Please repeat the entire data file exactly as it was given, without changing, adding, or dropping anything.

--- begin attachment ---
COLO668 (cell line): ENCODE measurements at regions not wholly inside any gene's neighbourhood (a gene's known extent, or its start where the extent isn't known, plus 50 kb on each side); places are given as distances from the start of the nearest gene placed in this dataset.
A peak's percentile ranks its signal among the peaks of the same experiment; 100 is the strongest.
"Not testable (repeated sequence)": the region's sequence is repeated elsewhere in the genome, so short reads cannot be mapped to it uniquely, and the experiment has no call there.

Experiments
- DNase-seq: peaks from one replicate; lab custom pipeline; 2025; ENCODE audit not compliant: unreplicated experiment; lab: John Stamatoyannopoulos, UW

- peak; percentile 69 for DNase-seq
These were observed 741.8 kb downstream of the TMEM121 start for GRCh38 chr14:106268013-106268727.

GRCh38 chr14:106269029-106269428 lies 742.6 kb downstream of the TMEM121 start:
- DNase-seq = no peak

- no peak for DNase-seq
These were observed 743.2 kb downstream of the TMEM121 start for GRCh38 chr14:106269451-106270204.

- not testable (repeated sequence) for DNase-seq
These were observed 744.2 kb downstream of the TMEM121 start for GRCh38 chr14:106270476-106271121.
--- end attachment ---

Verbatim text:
COLO668 (cell line): ENCODE measurements at regions not wholly inside any gene's neighbourhood (a gene's known extent, or its start where the extent isn't known, plus 50 kb on each side); places are given as distances from the start of the nearest gene placed in this dataset.
A peak's percentile ranks its signal among the peaks of the same experiment; 100 is the strongest.
"Not testable (repeated sequence)": the region's sequence is repeated elsewhere in the genome, so short reads cannot be mapped to it uniquely, and the experiment has no call there.

Experiments
- DNase-seq: peaks from one replicate; lab custom pipeline; 2025; ENCODE audit not compliant: unreplicated experiment; lab: John Stamatoyannopoulos, UW

- peak; percentile 69 for DNase-seq
These were observed 741.8 kb downstream of the TMEM121 start for GRCh38 chr14:106268013-106268727.

GRCh38 chr14:106269029-106269428 lies 742.6 kb downstream of the TMEM121 start:
- DNase-seq = no peak

- no peak for DNase-seq
These were observed 743.2 kb downstream of the TMEM121 start for GRCh38 chr14:106269451-106270204.

- not testable (repeated sequence) for DNase-seq
These were observed 744.2 kb downstream of the TMEM121 start for GRCh38 chr14:106270476-106271121.